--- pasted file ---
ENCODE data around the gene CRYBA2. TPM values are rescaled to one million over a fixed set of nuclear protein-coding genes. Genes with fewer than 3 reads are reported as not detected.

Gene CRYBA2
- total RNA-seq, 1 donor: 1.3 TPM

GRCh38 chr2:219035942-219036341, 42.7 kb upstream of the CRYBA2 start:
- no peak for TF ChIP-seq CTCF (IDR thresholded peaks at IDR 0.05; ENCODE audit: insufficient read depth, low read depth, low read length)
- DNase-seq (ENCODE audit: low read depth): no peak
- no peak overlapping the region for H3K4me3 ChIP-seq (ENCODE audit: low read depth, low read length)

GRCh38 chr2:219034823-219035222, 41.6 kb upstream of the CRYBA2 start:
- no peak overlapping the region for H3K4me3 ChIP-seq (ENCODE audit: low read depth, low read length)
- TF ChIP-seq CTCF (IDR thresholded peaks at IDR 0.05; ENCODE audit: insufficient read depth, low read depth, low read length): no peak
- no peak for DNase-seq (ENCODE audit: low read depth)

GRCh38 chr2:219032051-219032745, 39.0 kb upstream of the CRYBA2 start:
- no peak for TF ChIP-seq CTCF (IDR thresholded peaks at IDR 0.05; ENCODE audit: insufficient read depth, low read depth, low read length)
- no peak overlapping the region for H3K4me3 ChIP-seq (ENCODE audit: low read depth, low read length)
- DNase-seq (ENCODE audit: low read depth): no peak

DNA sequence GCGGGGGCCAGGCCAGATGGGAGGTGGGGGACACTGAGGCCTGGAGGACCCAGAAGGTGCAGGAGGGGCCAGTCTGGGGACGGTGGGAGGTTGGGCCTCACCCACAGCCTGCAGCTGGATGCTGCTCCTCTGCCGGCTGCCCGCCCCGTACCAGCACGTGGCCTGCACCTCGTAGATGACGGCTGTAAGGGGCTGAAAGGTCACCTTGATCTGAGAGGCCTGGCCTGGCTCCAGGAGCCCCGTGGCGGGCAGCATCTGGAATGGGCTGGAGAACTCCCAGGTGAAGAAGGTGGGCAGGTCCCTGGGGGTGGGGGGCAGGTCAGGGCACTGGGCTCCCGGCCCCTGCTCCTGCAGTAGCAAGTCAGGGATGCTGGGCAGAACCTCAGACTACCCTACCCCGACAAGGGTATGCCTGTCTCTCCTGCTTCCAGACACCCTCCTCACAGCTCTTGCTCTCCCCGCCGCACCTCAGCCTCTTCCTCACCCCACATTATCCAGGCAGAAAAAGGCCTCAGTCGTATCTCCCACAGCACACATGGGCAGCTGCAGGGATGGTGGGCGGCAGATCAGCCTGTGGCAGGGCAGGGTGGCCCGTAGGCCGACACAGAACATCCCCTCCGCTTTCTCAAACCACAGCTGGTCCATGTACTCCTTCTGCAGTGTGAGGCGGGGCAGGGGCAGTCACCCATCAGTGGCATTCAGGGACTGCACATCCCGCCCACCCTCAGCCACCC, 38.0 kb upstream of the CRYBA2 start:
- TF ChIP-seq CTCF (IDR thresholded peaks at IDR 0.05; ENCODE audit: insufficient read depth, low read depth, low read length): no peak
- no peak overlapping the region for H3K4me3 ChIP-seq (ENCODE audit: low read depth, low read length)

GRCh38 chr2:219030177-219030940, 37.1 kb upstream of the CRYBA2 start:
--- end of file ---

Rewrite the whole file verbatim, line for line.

ENCODE data around the gene CRYBA2. TPM values are rescaled to one million over a fixed set of nuclear protein-coding genes. Genes with fewer than 3 reads are reported as not detected.

Gene CRYBA2
- total RNA-seq, 1 donor: 1.3 TPM

GRCh38 chr2:219035942-219036341, 42.7 kb upstream of the CRYBA2 start:
- no peak for TF ChIP-seq CTCF (IDR thresholded peaks at IDR 0.05; ENCODE audit: insufficient read depth, low read depth, low read length)
- DNase-seq (ENCODE audit: low read depth): no peak
- no peak overlapping the region for H3K4me3 ChIP-seq (ENCODE audit: low read depth, low read length)

GRCh38 chr2:219034823-219035222, 41.6 kb upstream of the CRYBA2 start:
- no peak overlapping the region for H3K4me3 ChIP-seq (ENCODE audit: low read depth, low read length)
- TF ChIP-seq CTCF (IDR thresholded peaks at IDR 0.05; ENCODE audit: insufficient read depth, low read depth, low read length): no peak
- no peak for DNase-seq (ENCODE audit: low read depth)

GRCh38 chr2:219032051-219032745, 39.0 kb upstream of the CRYBA2 start:
- no peak for TF ChIP-seq CTCF (IDR thresholded peaks at IDR 0.05; ENCODE audit: insufficient read depth, low read depth, low read length)
- no peak overlapping the region for H3K4me3 ChIP-seq (ENCODE audit: low read depth, low read length)
- DNase-seq (ENCODE audit: low read depth): no peak

DNA sequence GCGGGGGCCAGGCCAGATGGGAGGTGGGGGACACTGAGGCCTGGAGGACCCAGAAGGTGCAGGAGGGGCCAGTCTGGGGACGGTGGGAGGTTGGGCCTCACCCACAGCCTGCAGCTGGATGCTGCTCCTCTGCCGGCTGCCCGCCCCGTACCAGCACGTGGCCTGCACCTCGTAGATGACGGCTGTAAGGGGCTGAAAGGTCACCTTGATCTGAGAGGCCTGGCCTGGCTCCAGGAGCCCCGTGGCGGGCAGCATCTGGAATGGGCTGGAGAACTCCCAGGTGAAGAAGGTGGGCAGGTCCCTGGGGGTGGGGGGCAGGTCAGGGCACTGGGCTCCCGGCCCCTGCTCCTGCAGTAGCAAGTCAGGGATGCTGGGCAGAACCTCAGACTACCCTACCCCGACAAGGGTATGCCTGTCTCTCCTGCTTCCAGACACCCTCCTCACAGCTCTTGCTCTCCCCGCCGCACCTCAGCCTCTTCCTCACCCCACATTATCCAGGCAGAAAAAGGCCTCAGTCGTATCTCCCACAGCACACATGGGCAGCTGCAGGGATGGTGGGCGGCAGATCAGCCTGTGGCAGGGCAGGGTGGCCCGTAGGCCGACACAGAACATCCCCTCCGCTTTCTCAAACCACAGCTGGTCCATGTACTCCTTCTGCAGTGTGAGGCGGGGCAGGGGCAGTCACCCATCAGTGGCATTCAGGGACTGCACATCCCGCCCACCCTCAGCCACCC, 38.0 kb upstream of the CRYBA2 start:
- TF ChIP-seq CTCF (IDR thresholded peaks at IDR 0.05; ENCODE audit: insufficient read depth, low read depth, low read length): no peak
- no peak overlapping the region for H3K4me3 ChIP-seq (ENCODE audit: low read depth, low read length)

GRCh38 chr2:219030177-219030940, 37.1 kb upstream of the CRYBA2 start: